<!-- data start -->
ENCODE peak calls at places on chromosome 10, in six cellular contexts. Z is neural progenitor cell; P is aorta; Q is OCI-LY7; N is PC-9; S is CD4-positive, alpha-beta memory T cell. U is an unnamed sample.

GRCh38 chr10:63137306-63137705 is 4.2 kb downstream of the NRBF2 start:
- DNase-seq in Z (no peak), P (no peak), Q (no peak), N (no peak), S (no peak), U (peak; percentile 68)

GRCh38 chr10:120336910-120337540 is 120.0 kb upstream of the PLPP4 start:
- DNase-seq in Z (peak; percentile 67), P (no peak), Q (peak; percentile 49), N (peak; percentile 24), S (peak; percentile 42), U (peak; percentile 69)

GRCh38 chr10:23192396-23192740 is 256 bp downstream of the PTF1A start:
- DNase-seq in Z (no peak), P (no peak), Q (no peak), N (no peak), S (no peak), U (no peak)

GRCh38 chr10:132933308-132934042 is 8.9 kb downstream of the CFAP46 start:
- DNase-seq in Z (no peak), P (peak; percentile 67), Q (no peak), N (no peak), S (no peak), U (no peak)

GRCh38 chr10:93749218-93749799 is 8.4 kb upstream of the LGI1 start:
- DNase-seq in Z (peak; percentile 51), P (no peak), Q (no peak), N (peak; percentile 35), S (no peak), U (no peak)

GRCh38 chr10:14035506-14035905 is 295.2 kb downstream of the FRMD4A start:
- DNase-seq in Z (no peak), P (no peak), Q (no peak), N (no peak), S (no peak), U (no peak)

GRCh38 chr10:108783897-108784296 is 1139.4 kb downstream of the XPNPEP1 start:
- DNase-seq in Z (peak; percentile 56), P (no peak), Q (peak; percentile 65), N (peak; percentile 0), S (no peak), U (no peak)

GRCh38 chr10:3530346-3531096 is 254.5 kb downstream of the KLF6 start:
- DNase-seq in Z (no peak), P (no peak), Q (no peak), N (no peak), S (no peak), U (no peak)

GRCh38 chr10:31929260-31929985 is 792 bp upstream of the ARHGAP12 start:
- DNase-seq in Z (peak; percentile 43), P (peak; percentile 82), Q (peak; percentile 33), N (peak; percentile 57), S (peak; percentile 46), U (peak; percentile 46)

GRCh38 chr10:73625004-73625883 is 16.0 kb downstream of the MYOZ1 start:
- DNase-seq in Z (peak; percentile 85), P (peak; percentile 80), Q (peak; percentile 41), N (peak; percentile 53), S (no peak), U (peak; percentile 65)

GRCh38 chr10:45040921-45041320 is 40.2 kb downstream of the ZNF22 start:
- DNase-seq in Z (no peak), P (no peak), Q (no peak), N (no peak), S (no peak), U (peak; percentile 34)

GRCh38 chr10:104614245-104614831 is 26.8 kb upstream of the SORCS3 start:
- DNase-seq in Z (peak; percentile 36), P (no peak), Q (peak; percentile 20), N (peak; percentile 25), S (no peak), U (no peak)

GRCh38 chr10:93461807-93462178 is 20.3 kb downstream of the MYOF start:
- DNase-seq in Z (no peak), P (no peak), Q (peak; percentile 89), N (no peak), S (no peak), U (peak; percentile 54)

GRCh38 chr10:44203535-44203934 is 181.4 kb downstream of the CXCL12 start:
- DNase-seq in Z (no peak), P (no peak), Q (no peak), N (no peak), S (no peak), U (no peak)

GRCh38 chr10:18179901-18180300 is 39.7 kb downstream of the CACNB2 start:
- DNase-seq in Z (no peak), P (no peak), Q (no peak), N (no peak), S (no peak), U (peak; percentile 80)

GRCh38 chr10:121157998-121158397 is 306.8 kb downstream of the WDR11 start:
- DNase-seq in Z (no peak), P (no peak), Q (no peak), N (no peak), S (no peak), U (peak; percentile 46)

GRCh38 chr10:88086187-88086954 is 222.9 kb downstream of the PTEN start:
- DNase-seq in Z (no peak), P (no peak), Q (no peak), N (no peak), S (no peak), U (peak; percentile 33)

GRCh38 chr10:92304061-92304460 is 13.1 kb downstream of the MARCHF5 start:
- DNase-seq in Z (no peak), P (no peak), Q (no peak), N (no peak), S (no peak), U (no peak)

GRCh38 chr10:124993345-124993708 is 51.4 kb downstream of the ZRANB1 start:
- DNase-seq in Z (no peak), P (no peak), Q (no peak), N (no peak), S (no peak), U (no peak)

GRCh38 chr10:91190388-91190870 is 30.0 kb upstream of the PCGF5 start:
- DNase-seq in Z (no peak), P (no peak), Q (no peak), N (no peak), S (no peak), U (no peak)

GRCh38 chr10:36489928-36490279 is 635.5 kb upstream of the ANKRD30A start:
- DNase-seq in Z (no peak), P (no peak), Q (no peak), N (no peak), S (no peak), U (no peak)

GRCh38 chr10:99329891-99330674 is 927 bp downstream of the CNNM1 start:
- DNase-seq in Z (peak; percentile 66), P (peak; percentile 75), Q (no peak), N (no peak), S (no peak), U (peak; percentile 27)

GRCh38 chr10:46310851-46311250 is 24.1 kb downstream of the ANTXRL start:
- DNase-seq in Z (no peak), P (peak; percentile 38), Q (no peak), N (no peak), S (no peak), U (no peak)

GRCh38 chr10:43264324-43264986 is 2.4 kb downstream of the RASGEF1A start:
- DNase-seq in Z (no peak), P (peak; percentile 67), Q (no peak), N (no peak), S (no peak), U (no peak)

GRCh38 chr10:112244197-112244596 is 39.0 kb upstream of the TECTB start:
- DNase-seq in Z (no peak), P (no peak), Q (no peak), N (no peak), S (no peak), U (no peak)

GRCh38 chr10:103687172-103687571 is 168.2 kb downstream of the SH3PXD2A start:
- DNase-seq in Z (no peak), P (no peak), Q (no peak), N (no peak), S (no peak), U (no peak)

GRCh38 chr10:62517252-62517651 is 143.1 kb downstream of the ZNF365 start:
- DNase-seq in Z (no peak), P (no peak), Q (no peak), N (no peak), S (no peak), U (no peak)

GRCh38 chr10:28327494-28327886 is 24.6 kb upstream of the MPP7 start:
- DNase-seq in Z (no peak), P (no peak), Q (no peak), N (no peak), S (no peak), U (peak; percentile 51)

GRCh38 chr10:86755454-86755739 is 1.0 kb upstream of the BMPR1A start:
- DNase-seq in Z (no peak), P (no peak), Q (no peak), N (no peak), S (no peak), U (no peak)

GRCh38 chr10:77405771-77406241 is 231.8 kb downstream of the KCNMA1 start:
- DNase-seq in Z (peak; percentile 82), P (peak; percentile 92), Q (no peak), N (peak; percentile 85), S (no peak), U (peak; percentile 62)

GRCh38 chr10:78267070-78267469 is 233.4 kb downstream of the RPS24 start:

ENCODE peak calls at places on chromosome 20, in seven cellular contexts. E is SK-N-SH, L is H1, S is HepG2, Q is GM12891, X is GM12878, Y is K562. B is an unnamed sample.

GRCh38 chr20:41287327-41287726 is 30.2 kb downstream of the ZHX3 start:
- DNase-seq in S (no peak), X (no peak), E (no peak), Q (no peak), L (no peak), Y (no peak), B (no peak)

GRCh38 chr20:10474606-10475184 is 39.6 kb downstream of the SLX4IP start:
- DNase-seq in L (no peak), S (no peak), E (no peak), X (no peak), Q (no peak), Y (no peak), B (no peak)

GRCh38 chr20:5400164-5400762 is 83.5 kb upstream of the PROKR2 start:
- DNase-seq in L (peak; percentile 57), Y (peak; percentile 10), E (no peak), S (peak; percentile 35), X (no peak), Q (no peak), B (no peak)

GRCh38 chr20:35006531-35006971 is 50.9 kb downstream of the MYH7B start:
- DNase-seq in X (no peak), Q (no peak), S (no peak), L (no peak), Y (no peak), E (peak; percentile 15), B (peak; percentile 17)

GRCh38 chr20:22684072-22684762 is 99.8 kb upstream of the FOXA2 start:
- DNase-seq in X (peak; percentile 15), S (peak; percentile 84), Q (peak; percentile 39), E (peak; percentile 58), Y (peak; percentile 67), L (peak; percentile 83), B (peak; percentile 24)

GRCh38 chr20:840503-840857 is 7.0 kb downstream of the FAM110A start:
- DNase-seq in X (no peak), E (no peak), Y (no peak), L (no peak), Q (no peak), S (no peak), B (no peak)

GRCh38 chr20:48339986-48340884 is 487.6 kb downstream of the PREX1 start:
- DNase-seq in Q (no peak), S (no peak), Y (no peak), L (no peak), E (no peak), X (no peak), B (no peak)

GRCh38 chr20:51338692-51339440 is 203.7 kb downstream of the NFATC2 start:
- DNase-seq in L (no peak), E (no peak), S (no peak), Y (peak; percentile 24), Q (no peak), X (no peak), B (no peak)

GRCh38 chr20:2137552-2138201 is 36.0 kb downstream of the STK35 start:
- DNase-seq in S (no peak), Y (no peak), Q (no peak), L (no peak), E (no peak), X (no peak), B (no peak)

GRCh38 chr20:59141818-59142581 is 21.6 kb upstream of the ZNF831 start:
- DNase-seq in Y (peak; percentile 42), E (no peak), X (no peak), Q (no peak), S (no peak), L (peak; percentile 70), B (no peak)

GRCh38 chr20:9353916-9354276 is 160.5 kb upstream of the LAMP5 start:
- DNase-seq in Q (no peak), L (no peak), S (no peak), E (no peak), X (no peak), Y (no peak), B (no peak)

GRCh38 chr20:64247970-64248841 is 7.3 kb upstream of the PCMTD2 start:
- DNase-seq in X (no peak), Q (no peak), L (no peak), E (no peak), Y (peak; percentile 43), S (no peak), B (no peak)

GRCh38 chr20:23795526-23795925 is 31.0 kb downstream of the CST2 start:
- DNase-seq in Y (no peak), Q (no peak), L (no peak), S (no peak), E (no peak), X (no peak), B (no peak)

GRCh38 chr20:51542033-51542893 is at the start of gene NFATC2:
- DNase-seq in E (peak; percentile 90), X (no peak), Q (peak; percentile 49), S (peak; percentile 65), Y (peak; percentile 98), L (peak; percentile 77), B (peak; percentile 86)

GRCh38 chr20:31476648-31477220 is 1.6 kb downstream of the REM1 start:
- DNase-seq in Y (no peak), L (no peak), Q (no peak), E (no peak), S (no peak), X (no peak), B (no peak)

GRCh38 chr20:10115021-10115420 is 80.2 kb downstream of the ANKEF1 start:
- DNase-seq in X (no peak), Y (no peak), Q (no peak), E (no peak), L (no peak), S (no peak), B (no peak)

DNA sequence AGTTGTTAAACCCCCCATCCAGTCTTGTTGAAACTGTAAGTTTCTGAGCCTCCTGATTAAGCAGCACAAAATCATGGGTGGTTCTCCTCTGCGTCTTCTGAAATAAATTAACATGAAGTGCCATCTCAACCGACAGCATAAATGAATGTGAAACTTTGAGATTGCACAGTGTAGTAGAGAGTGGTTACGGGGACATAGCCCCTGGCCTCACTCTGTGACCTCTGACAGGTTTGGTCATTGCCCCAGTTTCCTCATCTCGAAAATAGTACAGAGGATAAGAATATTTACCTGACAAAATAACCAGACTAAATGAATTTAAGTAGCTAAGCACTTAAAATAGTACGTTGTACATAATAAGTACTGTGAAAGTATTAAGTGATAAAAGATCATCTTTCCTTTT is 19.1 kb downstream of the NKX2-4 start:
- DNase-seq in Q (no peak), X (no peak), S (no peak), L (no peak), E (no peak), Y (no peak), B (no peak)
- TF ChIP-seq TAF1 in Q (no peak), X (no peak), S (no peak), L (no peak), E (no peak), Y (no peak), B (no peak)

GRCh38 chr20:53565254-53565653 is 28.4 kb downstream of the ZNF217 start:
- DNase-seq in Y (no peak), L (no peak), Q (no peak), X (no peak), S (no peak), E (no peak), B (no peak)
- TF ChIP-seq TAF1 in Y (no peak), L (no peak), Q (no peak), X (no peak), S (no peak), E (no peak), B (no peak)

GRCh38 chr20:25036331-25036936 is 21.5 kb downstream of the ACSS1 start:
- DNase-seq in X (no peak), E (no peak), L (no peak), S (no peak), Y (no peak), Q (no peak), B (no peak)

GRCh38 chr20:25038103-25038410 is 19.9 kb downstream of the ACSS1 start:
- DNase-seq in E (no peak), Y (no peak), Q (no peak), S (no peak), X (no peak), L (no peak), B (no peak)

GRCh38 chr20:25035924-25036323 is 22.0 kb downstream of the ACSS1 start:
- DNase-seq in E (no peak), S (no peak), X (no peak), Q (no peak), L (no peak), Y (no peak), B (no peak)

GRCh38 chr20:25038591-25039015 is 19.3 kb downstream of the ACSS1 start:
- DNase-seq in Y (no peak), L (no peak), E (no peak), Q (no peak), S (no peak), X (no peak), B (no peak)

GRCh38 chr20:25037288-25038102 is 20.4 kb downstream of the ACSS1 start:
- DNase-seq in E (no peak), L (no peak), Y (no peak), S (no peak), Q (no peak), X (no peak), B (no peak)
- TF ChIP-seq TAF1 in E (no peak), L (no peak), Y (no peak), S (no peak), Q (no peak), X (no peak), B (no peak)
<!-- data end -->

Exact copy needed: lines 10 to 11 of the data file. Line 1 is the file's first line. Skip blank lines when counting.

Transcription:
GRCh38 chr10:93749218-93749799 is 8.4 kb upstream of the LGI1 start:
- DNase-seq in Z (peak; percentile 51), P (no peak), Q (no peak), N (peak; percentile 35), S (no peak), U (no peak)